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Daneyko Endures Scratches

May 29, 2003|Jerry Crowe | Times Staff Writer

EAST RUTHERFORD, N.J. — Before last month, Ken Daneyko had played in every playoff game in New Jersey Devil history, 165 in all, from a first-round Game 1 loss to the New York Islanders on April 6, 1988, through a first-round Game 3 victory over the Boston Bruins on April 17.

But in six of the Devils' last 15 games, among them the opening match of the Stanley Cup finals Tuesday night against the Mighty Ducks, the 39-year-old defenseman has been scratched by Coach Pat Burns.

Only three players in NHL history have played in more games while spending their career with one team than Daneyko, who has suited up in 1,283 since the Devils drafted him with a first-round pick in 1982.

But he sat out four games in the Eastern Conference finals against the younger, faster Ottawa Senators and Burns benched him again Tuesday in favor of former Duck Oleg Tverdovsky, a more productive offensive player.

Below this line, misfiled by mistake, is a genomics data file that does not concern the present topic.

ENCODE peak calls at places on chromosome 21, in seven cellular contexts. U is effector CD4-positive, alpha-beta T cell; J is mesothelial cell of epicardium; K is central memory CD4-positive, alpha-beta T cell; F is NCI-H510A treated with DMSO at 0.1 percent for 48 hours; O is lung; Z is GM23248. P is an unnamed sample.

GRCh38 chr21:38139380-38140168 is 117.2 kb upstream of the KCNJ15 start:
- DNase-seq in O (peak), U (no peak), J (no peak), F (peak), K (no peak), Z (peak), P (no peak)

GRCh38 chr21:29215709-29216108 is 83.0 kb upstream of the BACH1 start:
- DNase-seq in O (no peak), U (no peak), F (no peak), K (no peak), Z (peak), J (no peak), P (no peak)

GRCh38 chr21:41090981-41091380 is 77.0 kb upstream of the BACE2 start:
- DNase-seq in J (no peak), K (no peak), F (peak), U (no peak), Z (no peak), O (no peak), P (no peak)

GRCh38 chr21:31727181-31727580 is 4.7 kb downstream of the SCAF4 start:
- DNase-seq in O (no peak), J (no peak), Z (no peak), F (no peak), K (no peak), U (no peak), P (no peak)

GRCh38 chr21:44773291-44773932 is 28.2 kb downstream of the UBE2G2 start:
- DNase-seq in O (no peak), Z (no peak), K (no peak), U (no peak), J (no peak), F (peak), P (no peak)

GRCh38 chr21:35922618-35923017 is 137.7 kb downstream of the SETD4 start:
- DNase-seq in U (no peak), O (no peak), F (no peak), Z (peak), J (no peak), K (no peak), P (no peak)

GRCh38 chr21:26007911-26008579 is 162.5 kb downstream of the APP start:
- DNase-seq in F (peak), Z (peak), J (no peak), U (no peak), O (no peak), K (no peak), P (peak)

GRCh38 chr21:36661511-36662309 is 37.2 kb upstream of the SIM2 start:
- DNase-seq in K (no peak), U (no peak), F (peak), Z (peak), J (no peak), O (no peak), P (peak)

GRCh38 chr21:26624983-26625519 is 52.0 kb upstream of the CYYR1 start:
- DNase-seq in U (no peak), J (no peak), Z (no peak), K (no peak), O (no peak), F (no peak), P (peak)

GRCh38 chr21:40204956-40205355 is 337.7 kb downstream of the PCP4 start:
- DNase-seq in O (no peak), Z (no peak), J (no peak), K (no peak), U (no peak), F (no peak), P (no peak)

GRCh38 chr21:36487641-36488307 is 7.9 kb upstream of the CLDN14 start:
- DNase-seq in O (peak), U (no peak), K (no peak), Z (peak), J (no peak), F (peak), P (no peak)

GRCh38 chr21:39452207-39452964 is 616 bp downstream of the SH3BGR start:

"I don't need an explanation," Daneyko said before the game. "This is Oleg's old team and hopefully he can get some retribution and help us win."

Still, it stung.

"Any player would feel disappointed," he said. "I'm a little surprised, but I've learned to expect the unexpected. It's been like this all year and in the playoffs. It's out of my control. I have no say.

"It's been difficult every time, but I really don't want to say much."

Burns was unapologetic.

"It's always difficult, but somebody has to make these decisions," he said. "It's not always pleasant, it's not always fun to advise somebody that you're going to do it. Whether Ken comes back or not, it depends on how it goes. But I've said before, if I have to worry about emotions and things like that, I'm in the wrong business."


Joe Nieuwendyk, who sat out Game 1 because of an undisclosed injury, probably will remain sidelined tonight, as will Turner Stevenson, Burns said.

Stevenson, bothered by a groin injury, has sat out five of the Devils' last six games.

"We certainly would like to have Joe and Turner," said Burns, who replaced them with Sergei Brylin and Jiri Bicek. "We could find a spot for them right away."


No Canadian team has played in the finals since 1994, when the Vancouver Canucks lost to the New York Rangers, nor won the Cup since 1993, when the Montreal Canadiens defeated the Kings.

But hockey's birthplace is well represented in the finals.

The Devils' roster includes 14 Canadians, the Ducks' 12. Nine players are representing the U.S., five Sweden and four Russia and the Czech Republic.


Since the NHL expanded from six teams to 12 in 1967, only the Devils, in 1995, have won the Stanley Cup while opening every series on the road, a feat the Ducks are hoping to duplicate this season.

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